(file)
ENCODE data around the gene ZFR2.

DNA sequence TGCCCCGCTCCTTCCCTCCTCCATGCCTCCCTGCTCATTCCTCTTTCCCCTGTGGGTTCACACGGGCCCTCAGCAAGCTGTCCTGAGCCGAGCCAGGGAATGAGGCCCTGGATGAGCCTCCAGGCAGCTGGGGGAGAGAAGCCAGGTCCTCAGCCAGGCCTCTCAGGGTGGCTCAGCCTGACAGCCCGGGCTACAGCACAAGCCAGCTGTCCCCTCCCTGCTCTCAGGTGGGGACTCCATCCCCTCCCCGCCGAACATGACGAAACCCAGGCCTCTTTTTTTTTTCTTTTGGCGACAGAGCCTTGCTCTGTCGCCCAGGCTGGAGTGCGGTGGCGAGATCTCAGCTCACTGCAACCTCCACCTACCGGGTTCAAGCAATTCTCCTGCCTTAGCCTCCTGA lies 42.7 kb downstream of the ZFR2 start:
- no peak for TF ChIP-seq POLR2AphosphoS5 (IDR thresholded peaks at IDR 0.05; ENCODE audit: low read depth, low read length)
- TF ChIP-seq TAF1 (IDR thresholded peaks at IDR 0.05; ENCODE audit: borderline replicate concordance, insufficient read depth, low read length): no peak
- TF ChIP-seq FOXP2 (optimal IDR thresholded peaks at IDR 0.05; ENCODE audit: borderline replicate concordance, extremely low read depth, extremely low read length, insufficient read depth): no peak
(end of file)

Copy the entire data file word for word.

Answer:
ENCODE data around the gene ZFR2.

DNA sequence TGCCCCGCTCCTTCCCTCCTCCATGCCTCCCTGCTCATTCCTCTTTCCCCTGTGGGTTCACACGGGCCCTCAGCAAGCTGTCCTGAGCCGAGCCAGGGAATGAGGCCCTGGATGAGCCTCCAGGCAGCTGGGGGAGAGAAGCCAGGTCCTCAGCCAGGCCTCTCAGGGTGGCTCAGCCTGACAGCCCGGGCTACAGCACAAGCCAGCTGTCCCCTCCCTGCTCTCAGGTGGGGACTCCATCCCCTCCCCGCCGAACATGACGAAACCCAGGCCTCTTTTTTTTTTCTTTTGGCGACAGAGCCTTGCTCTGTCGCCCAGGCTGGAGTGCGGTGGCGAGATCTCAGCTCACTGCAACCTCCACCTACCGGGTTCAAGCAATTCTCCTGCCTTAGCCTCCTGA lies 42.7 kb downstream of the ZFR2 start:
- no peak for TF ChIP-seq POLR2AphosphoS5 (IDR thresholded peaks at IDR 0.05; ENCODE audit: low read depth, low read length)
- TF ChIP-seq TAF1 (IDR thresholded peaks at IDR 0.05; ENCODE audit: borderline replicate concordance, insufficient read depth, low read length): no peak
- TF ChIP-seq FOXP2 (optimal IDR thresholded peaks at IDR 0.05; ENCODE audit: borderline replicate concordance, extremely low read depth, extremely low read length, insufficient read depth): no peak